Pakistani President Pervez Musharraf has called for a radical new approach to the dispute with India over Kashmir, suggesting joint rule as one option.
Musharraf sees a future Kashmir without soldiers
He said Pakistan's traditional demand for a referendum was impractical while India's bid to make the Line of Control a permanent border was unacceptable.
President Musharraf suggested options including a re-division of the region and greater involvement of the UN.
The two South Asian powers have gone to war twice over Kashmir.
Speaking to diplomats and reporters in Islamabad, the Pakistani leader said he had asked Indian Prime Minister Manmohan Singh to come up with his own ideas when they met at the UN in New York in September.
"I strongly believe there are options and there is a solution," he said. "For the first time we see light at the end of the tunnel."
The BBC's Zaffer Abbas reports from the Pakistani capital that Mr Musharraf's comments are perhaps the boldest ever by a Pakistani leader on Kashmir.
The general told his audience that he had "never spoken like this before to anyone".
Calling for a national debate in Pakistan, he said there had to be a "change of status" for Kashmir, which is currently split into parts administered by Pakistan and India.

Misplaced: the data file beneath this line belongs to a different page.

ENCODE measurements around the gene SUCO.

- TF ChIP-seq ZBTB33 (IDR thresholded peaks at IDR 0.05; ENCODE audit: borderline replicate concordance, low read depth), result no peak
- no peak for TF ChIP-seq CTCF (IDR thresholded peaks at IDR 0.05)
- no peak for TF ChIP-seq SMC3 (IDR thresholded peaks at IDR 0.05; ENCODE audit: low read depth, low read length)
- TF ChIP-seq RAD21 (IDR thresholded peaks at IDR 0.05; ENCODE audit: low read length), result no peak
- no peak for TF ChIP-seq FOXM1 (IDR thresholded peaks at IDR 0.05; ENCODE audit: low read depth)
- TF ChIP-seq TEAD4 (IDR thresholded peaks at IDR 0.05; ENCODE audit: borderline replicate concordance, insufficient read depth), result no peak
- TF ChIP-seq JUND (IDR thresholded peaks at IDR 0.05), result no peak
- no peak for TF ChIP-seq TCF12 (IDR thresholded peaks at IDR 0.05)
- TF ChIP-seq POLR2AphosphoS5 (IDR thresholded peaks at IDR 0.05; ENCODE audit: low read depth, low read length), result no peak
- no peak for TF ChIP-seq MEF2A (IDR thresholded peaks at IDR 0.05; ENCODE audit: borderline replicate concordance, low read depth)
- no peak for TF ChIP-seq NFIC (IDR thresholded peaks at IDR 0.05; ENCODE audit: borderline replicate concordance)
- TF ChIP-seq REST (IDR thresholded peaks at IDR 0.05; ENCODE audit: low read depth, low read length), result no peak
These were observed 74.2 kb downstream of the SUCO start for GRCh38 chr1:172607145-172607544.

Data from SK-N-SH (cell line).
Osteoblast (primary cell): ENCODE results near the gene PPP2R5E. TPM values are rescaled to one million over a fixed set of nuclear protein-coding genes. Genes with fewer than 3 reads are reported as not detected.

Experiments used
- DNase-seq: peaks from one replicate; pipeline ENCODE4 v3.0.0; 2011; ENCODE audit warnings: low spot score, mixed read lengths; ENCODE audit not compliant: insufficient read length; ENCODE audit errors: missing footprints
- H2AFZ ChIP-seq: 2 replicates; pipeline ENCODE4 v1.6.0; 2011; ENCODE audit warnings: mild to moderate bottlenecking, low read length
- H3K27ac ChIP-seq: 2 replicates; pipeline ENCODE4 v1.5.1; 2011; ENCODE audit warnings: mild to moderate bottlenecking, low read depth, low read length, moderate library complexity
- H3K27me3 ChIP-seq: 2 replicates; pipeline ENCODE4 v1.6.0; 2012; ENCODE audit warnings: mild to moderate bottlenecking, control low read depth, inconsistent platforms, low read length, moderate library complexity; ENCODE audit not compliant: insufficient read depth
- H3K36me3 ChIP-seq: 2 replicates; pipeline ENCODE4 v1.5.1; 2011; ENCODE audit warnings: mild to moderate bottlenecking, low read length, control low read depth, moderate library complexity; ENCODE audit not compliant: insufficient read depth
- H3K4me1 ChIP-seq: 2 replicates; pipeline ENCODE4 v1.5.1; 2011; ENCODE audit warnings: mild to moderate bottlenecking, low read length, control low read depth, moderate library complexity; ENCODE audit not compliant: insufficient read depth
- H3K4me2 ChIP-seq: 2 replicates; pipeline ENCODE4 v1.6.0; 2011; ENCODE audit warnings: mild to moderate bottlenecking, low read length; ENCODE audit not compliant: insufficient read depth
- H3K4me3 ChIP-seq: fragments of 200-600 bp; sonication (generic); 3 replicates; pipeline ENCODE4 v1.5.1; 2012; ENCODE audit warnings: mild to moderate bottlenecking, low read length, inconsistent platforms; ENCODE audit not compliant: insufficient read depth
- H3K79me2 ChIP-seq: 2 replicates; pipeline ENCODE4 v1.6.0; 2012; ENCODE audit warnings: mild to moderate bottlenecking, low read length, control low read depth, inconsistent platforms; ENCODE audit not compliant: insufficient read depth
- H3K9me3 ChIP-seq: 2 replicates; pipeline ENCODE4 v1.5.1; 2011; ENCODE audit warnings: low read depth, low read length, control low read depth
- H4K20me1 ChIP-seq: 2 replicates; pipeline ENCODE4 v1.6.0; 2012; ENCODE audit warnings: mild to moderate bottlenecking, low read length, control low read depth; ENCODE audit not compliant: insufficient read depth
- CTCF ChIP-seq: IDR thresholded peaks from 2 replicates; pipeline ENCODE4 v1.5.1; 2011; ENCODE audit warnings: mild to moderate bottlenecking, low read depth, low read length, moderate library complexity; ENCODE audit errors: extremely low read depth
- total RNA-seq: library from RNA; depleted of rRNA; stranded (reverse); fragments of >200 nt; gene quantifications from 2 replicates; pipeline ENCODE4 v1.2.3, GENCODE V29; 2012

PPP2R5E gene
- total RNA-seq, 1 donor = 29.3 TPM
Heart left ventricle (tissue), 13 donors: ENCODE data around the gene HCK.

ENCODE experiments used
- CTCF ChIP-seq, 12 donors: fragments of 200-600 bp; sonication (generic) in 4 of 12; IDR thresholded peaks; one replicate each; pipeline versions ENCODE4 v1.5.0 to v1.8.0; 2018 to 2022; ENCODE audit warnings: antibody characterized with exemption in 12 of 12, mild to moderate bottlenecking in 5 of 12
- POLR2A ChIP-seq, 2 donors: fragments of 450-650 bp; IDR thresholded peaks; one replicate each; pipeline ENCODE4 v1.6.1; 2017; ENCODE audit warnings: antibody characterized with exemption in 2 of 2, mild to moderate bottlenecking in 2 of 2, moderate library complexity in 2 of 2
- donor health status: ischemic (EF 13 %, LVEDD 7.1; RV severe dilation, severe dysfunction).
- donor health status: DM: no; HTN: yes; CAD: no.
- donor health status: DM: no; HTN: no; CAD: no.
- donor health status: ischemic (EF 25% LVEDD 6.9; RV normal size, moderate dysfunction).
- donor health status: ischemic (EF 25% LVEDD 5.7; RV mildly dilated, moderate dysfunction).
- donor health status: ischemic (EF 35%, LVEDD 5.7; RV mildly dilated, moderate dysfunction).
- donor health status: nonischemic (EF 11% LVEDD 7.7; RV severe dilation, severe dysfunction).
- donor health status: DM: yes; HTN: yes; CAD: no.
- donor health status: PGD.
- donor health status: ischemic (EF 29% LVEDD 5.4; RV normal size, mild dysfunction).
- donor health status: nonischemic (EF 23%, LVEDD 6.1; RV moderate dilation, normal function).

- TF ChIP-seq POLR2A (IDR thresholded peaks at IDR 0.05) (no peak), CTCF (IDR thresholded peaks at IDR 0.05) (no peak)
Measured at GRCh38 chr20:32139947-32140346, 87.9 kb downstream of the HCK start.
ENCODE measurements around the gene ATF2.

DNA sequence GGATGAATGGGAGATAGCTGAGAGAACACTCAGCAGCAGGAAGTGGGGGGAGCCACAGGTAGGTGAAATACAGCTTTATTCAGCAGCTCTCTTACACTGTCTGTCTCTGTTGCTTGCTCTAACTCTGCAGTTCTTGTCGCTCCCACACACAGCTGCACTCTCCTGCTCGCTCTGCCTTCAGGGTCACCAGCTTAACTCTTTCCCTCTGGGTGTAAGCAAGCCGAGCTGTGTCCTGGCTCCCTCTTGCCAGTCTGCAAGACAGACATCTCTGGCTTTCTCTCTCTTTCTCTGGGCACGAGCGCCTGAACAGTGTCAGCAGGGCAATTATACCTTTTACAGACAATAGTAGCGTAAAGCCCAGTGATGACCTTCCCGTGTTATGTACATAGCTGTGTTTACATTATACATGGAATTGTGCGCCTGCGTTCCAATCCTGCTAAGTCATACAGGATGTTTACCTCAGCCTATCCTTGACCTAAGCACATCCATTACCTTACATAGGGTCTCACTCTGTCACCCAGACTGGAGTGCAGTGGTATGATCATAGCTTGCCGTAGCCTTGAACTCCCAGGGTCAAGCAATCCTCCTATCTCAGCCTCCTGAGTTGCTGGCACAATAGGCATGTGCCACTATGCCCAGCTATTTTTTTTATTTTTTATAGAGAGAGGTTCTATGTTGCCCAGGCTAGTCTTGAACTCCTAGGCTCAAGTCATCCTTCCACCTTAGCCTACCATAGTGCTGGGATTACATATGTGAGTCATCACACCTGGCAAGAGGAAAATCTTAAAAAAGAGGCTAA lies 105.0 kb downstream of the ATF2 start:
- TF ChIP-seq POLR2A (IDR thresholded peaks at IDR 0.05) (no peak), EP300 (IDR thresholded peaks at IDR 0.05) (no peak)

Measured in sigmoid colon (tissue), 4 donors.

As the president put it, the old princely state of Jammu and Kashmir comprised seven regions different from each other on the basis of religion, ethnicity and geography.
Two are now on the Pakistani side and the other five are under the control of India.
He listed several options for a settlement:
- The whole area could be demilitarised and made autonomous
- It could be put under the joint control of the two countries
- Some parts could be divided between the two countries and the Kashmir Valley would either become autonomous or be put under UN supervision.
Mr Musharraf stressed that Pakistan's call for a Kashmiri plebiscite was unacceptable to India while he was "allergic" to making the Line of Control a permanent border.